Celebrating Christmas without The Bad Bits in Winter Not Summer on Whatever Day You Want
Yesterday was the shortest day of the year and it was icy across Southeastern Australia.
Just before 7.00 am in Charleton, Victoria, it was -2.5 degrees, the coldest morning in 12 years. Up in Birdsville, Queensland, it was a three year record at 2.2 degrees and in the Northern Territory, at the base of the second biggest rock in the world, the gauge read 0.6 degrees. Then, at 8.07 pm, the winter solstice occurred and we tipped over again into the long, axial rotation back to summer.
While this gives those of us with reptilian heat requirements and a fondness for summery gin cocktails great cause for hope and optimism, it also provides incontrovertible truth that we are smack bang in the middle of winter. Winter is when you spend more time inside and you need warm, comforting, rich and cuddly food.
Which makes the following idea a bit less ludicrous...
CHRISTMAS IN JULY
So this comes up every year and, apparently, it's a thing that some people like to do. We're not entirely sure why. The idea of having to endure more than one Christmas a year is enough to send us scuttling under the table with a bottle of Poor Tom's finest and a fist full of valium.
However, if you could do Christmas differently we can sort of see the point.
For example, if you didn't have to spend the national debt on presents that no one really needs or wants, or deal with a parade of relatives with questionable political views, taste and personal hygiene and you didn't have to sit in a pool of sweat on a 30 degree day stuffing down a menu of rich, meaty food designed to be consumed in the middle of a snowstorm, Christmas would probably be a lot of fun.
So I think 'Christmas in July' is actually 'Celebrating Christmas Without The Bad Bits In Winter Not Summer On Whatever Day You Want'.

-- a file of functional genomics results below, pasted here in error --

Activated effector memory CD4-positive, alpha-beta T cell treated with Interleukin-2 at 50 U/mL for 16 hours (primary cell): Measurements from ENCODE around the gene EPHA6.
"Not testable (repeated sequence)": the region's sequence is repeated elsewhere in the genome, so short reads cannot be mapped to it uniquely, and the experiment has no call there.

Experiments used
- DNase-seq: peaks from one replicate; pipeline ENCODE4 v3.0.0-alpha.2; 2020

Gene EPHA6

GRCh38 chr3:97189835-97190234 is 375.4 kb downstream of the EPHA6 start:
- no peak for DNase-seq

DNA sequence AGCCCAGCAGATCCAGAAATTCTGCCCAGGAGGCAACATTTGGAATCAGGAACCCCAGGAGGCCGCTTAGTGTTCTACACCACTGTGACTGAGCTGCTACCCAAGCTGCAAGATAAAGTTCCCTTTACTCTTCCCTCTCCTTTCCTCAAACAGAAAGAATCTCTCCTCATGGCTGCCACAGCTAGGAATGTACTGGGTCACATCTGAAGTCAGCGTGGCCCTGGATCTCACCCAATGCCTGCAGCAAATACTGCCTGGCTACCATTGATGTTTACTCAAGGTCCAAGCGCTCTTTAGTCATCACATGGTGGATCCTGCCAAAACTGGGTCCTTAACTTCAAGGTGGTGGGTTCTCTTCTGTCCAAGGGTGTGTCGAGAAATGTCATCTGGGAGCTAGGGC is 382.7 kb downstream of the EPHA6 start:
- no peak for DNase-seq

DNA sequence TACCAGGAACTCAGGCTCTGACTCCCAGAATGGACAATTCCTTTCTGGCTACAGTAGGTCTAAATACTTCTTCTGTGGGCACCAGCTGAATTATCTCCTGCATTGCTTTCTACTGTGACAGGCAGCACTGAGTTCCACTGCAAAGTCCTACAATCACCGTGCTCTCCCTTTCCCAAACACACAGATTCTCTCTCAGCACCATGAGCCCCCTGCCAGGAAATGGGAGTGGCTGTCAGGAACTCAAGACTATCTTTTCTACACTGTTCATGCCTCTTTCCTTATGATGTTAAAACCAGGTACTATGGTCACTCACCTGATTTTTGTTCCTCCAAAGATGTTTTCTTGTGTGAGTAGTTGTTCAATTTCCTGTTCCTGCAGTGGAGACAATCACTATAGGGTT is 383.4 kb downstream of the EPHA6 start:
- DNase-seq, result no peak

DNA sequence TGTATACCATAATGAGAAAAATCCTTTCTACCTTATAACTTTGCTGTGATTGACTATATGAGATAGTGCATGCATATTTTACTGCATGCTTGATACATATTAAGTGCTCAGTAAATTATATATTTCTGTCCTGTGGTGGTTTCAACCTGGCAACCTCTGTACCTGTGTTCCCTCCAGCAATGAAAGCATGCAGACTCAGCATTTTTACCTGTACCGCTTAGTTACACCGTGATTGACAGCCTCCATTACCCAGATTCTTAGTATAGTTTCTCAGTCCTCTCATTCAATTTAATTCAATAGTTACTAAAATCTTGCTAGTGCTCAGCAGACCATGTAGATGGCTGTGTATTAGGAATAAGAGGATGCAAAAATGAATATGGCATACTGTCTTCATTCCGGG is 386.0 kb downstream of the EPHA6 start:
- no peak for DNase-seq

If that's the case, we're in. So send out a call to your best friends and book a date for a classic Christmas-style feast.
For added incentive, we're offering a 15% discount on our Almond Grove Humane Choice Free Range turkeys. Not a bad start.
Read our December 2017 blog about Christmas and the definition of luxury.
Why these turkeys are so good.
These are the same Humane Choice Free Range certified, pasture-raised turkeys from Almond Grove Farm that we offer each (December) Christmas.
Unlike our Northern Hemisphere cousins, we only eat turkey once or twice a year. This makes it a pretty marginal proposition for a farmer, so only a handful of Australian producers grow turkeys and almost all of those are in sheds. Which makes a truly pasture-raised turkey certified Free Range by Humane Choice an even more attractive product.
We've been to Almond Grove Farm in South Australia to see for ourselves. It's a lovely spot and John Holland is an excellent farmer.
We've also got U Goose Emden cross geese, Sommerlad Heritage chickens from Grassland Poultry, hams, pastured pork roasts and all sorts of other lovely gear for your winter feasting.
For added inspiration and a good laugh, you should check out the fabulous Thanksgiving Throwback feast 1960s and 70s recipes and beautiful shots by Bon Apetit. Really out there.